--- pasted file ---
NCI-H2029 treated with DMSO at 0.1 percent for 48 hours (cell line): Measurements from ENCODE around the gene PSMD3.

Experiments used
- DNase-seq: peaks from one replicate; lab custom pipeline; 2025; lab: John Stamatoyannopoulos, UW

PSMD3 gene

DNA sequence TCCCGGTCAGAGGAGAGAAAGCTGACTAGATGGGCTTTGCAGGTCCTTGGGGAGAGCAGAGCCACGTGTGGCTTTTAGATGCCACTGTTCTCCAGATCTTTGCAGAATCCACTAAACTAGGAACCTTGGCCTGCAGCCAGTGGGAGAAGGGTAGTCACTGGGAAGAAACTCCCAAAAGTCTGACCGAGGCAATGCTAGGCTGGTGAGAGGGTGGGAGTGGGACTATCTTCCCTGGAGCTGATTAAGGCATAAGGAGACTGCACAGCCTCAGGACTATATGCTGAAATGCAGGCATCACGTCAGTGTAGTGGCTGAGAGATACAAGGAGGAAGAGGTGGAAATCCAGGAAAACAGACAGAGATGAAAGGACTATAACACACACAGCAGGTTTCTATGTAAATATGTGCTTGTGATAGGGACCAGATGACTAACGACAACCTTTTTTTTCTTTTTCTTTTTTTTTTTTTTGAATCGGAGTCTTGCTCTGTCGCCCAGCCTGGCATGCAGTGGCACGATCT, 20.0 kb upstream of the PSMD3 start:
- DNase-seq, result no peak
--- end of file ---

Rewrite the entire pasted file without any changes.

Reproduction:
NCI-H2029 treated with DMSO at 0.1 percent for 48 hours (cell line): Measurements from ENCODE around the gene PSMD3.

Experiments used
- DNase-seq: peaks from one replicate; lab custom pipeline; 2025; lab: John Stamatoyannopoulos, UW

PSMD3 gene

DNA sequence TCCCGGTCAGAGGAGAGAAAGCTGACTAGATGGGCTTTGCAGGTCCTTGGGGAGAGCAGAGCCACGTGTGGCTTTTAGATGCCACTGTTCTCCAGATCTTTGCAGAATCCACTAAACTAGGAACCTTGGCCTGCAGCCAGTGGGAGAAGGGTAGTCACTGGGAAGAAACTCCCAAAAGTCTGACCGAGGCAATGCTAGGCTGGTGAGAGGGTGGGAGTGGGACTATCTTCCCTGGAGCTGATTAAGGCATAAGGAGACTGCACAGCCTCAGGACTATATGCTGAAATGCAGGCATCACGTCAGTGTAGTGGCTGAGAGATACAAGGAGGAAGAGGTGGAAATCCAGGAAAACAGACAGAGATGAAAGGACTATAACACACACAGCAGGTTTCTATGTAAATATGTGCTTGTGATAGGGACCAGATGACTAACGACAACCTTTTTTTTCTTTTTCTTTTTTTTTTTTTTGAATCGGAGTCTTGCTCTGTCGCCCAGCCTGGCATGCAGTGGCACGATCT, 20.0 kb upstream of the PSMD3 start:
- DNase-seq, result no peak